Pamela J. Reid, Ph.D., ASPCA
Mr. Sears met me at his front door so that I wouldnt ring the doorbell and upset Robbin, his seven-month-old yellow Labrador retriever. Though he seemed happy with his new family, the puppy was having trouble adjusting to the hustle and bustle of the city where the Sears family lived. He was reluctant to walk to and from the park and he was frightened of loud noises. Sears had looked forward to going on weekend hiking and fishing trips with Robbin, but now he could barely get him to come out of the house.
When he was five months old, Robbin had had a traumatic experience that worsened his fearful condition. He and Sears were out for their evening walk when they stopped at a local convenience store. Sears absent-mindedly tied Robbin to a sturdy metal garbage can in front of the shop and went inside. A few moments later, he heard a loud bang and ran outside to see Robbin racing down the middle of the street with the garbage can dragging noisily behind him. A passerby managed to tackle Robbin to a halt just a block away from a very busy intersection.
After this incident, Robbin began startling at the slightest noise, barking ferociously at houseguests and refusing to go for walks. Robbin still enjoyed his daily romp in the park, but he would only leave the house if he saw Sears opening the car door. At the park, he behaved normally but was still hesitant to approach other dog owners. A dog like Robbin, who is predisposed to noise sensitivity, can easily associate all sorts of things with a traumatic event. It appeared that Robbins experience affirmed in his mind that loud traffic noises are scary and that strangers should be avoided. Once established, these fears can be difficult to overcome. Sears decided to seek professional help for the dog.
When I entered the Sears living room that first day, Robbin quickly hid behind the nearest piece of furniture and let loose a cacophony of barks. I sat on the floor on the opposite side of the room, turned my back to Robbin and gently tossed treats in his direction. Slowly, the barking decreased as Robbin crept toward me to investigate the morsels I had tossed. After about an hour, I felt a cold nose on my neck. Shortly thereafter Robbin was lying beside me, coaxing more treats from my stash.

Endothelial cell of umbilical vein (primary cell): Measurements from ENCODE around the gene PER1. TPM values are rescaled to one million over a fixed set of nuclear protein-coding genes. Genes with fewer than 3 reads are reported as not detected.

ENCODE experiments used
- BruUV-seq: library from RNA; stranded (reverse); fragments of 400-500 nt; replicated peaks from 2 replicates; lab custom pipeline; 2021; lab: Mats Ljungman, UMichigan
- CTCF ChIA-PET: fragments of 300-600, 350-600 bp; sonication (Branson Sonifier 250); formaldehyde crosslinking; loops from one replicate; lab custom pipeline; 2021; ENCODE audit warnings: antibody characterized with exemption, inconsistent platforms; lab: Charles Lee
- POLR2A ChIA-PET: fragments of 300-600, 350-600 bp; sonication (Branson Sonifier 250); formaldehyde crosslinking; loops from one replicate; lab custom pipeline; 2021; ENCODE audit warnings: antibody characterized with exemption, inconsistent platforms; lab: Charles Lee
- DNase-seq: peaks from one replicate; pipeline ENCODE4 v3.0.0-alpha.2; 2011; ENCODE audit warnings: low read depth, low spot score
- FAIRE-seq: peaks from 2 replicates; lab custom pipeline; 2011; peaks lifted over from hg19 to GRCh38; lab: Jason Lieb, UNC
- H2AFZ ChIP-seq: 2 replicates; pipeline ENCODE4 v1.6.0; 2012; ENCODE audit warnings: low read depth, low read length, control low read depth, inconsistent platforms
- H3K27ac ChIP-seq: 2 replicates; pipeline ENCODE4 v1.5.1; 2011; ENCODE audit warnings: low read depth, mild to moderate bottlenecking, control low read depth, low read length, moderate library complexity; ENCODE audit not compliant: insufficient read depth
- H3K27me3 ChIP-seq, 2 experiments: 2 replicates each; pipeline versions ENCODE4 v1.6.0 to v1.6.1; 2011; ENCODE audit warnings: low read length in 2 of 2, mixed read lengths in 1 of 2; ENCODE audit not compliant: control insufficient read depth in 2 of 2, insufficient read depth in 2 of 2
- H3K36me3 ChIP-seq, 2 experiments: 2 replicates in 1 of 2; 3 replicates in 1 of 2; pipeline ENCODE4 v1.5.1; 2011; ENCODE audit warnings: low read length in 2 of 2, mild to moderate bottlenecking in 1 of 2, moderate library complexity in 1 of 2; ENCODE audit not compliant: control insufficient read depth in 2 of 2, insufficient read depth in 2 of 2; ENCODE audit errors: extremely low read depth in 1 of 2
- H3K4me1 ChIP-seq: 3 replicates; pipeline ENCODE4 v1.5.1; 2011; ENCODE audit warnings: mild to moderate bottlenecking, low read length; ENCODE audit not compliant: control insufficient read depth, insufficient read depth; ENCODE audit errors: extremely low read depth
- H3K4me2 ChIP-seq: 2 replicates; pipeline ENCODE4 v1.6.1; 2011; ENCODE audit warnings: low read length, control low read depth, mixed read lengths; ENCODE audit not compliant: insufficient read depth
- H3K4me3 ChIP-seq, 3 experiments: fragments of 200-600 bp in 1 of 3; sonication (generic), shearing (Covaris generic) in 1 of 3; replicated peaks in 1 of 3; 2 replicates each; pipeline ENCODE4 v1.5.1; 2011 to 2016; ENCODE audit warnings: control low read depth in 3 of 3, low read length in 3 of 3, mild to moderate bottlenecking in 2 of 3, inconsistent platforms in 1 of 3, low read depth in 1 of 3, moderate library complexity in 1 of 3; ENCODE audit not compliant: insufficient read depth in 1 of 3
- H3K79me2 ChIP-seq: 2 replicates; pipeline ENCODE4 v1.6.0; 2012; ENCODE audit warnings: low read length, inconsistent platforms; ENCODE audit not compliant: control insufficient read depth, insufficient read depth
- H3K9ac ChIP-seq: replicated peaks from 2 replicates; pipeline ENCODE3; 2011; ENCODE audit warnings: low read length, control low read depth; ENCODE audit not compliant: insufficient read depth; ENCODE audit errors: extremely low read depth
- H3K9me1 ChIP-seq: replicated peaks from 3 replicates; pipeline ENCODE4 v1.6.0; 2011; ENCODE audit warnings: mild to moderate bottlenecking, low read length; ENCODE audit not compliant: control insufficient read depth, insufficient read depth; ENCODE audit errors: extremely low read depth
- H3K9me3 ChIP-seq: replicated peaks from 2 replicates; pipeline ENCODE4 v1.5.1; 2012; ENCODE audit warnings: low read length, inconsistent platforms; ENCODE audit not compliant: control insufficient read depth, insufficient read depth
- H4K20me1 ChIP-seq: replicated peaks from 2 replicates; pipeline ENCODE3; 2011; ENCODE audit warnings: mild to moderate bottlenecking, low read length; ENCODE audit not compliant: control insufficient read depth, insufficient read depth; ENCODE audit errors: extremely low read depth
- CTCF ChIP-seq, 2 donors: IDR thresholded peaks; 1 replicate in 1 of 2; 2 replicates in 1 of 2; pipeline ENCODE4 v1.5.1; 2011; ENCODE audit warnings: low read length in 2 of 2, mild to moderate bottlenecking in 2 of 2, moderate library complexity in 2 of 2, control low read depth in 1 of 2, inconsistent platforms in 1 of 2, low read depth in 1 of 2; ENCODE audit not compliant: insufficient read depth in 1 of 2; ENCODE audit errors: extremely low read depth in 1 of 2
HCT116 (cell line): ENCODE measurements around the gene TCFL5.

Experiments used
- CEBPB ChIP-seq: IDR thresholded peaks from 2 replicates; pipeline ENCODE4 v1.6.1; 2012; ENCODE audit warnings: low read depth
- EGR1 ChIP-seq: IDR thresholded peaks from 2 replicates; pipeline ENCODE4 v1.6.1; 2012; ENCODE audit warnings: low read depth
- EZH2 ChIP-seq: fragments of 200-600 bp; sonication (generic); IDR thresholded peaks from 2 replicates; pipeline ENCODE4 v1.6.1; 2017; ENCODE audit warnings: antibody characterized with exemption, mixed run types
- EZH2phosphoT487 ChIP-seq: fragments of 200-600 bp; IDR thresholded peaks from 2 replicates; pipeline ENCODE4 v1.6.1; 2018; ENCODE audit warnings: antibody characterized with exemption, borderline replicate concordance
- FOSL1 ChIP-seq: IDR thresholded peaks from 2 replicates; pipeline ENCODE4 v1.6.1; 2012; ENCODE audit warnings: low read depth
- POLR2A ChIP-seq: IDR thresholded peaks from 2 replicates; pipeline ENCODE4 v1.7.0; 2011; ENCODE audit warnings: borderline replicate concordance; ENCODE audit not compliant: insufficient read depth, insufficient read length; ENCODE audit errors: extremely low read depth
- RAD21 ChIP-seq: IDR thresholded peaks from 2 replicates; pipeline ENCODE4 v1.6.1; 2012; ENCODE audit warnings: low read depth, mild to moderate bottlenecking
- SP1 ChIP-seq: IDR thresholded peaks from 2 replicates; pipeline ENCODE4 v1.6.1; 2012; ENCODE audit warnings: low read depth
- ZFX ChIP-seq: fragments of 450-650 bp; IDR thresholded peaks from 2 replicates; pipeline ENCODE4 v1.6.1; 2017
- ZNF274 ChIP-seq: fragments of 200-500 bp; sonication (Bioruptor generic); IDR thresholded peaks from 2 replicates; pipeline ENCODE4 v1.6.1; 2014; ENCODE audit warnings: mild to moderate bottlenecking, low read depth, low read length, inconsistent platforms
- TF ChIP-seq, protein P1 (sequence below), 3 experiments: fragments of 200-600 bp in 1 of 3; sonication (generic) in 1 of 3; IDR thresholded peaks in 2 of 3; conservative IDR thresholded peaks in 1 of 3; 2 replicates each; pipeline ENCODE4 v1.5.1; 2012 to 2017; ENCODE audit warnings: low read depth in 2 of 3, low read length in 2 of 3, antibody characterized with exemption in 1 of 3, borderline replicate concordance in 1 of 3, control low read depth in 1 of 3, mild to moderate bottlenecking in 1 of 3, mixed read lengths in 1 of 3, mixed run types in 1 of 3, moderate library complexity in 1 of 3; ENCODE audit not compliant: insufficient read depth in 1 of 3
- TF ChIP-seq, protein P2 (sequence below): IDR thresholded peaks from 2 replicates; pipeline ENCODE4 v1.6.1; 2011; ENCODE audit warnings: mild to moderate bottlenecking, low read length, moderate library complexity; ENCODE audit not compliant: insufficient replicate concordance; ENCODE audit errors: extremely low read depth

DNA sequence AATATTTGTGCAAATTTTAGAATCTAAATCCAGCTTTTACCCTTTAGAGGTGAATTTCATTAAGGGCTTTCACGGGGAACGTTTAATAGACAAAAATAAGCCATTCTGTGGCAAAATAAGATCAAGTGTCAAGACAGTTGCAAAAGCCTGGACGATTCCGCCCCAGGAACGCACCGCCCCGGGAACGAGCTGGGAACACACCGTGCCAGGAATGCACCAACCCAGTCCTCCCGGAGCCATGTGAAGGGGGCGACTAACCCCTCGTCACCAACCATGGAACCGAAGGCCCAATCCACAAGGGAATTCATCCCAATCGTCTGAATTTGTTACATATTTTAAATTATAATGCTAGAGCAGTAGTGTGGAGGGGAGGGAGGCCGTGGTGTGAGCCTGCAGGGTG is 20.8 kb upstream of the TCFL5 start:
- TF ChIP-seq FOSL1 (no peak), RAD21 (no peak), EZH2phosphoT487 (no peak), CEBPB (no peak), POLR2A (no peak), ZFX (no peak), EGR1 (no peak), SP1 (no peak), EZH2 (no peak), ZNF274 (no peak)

Robbins veterinarian started him on the anti-anxiety medication Elavil, which helped lessen his reaction to noise. The Sears also obtained recordings from the library of city sounds, which they played whenever they fed Robbin, played with him, gave him chew toys or massaged him. They also sat in the car at busy intersections with the windows down to get Robbin used to the street noises.
To encourage Robbin to walk on the streets again, we used an approach called backward chaining. Since Robbin liked being home and didnt like being on the street, Sears took Robbin out in the car several times a day, parked a very short distance away and walked Robbin the rest of the way home. They started with a half block and worked up from there, backtracking along the route Sears wanted Robbin to walk. Eventually, Robbin would understand that leaving home was the start of a chain that ended in returning home. We did the same type of thing at the park: Each day, Robbin had to walk a little bit farther to reach the ultimate reward of playing with his friends.
We addressed Robbins fear of strangers with desensitization and counter conditioning. At first, guests to the Sears home behaved in much the same way as I did when I first visited. With each subsequent visit, they were asked to behave more normally, sitting on chairs rather than on the floor. At the park, Sears asked everyone to offer Robbin treats whenever he passed by them. The Sears family also ordered a lot of take-out foodand always ordered a special dish for Robbinto help get him used to the idea of people ringing the doorbell.
Robbin progressed rapidly on this training regimen and, within a few months, he was barking happily, rather than with fear, whenever the doorbell rang. He greeted strangers with enthusiasm both at home and at the park. Robbin was still nervous during his walks in the street, and loud bangs would always be his nemesis, but he was becoming much less reactive to noise in general. He was able to be gradually weaned off the Elavil. Best of all, the pair can finally enjoy their country hiking and fishing trips.
© 2002 ASPCA
ASPCA Animal Watch – Spring 2002